According to the GCP, imports from Canada averaged $718.4 billion in 2020. The United States has a rich history of trading goods and services with Canada. However, the most common goods involved in these trades have fluctuated and changed throughout the decades. This blog will examine the most common imports from Canada to America to better track these trading trends.
Fuel and Oil
The United States’ most significant import from Canadais fuel and oil. These products have long been the largest import between these two countries. One of the most important reasons oil and fuel are such a prominent part of American-Canadian trade is that Canada is home to the world’s third-largest oil reserve. Although some may not realize it, most American oil and fuel come from Canada’s rich natural resources each year.
Canada’s access to oil has solidified its trading relationship with more than just the United States, though. In fact, Canada is the fourth-largest oil provider to countries all over the world. Though many may not be aware of Canada’s place in the global oil industry, this resource has primarily defined the country’s trading relations over the past hundred years.
Similar to Canada’s natural access to oil and fuel, cars and other vehicles are another of the most common import from Canada to America that tends to fly under the radar. Many Americans do not consider Canada to be the face of the automotive industry.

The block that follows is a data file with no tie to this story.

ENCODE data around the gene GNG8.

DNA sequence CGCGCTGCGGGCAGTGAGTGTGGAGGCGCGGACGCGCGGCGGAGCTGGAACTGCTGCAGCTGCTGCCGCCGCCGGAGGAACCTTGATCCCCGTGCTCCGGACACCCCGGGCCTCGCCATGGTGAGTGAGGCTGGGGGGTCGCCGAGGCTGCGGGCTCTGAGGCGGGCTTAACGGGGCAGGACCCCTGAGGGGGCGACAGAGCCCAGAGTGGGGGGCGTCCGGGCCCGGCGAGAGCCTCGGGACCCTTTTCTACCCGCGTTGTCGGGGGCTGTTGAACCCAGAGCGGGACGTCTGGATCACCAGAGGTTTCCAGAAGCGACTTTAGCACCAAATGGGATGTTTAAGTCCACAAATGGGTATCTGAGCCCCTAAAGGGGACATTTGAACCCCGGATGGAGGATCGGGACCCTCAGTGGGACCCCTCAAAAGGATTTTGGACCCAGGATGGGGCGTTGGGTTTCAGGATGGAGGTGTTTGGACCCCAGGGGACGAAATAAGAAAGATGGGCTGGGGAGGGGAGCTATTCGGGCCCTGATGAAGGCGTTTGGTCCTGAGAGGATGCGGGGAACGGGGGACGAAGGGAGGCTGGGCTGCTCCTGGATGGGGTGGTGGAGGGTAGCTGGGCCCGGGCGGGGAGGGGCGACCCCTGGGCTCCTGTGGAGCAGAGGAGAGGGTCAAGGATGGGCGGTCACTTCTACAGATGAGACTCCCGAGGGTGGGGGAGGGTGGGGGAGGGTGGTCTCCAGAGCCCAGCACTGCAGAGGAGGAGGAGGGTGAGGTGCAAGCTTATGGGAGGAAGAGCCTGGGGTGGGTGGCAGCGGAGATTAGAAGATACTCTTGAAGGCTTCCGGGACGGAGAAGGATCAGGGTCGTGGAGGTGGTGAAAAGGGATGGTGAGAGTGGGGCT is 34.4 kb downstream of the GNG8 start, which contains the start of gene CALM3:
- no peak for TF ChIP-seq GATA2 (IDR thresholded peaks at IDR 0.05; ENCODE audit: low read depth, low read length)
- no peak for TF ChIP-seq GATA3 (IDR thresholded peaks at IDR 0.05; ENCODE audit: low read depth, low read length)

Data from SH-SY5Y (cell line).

However, Canada’s mechanical and vehicle production feeds heavily into the success of the American car economy each year. In fact, most American-made cars use a majority of Canadian-imported car parts. Recognizing Canada’s role in the supply and demand of the United States’ auto industry is essential to understanding and predicting future global market trends.
Among the list of growing imports from Canada to the U.S. are wood and lumber products. The trade of these products continues to increase each year as the demand for lumber steadily rises. Many American construction industries and pallet manufacturers buy high-grade lumber imported from Canada each year. However, current tariff pricing due to resource shortages has increased the costs for these imports.
Weather changes, which have caused longer winters and wetter rainy seasons, prevent loggers from harvesting and collecting lumber through the waterlogged forests. These environmental and industrial changes will continue to affect the demand for lumber and solidify the resource as a significant Canadian import.
The trading relationship between Canada and the United States continues to grow and fluctuate with different industry and market trends. Understanding the most common goods traded between these two countries can better inform how specific industries rely on balancing their supplies and demands.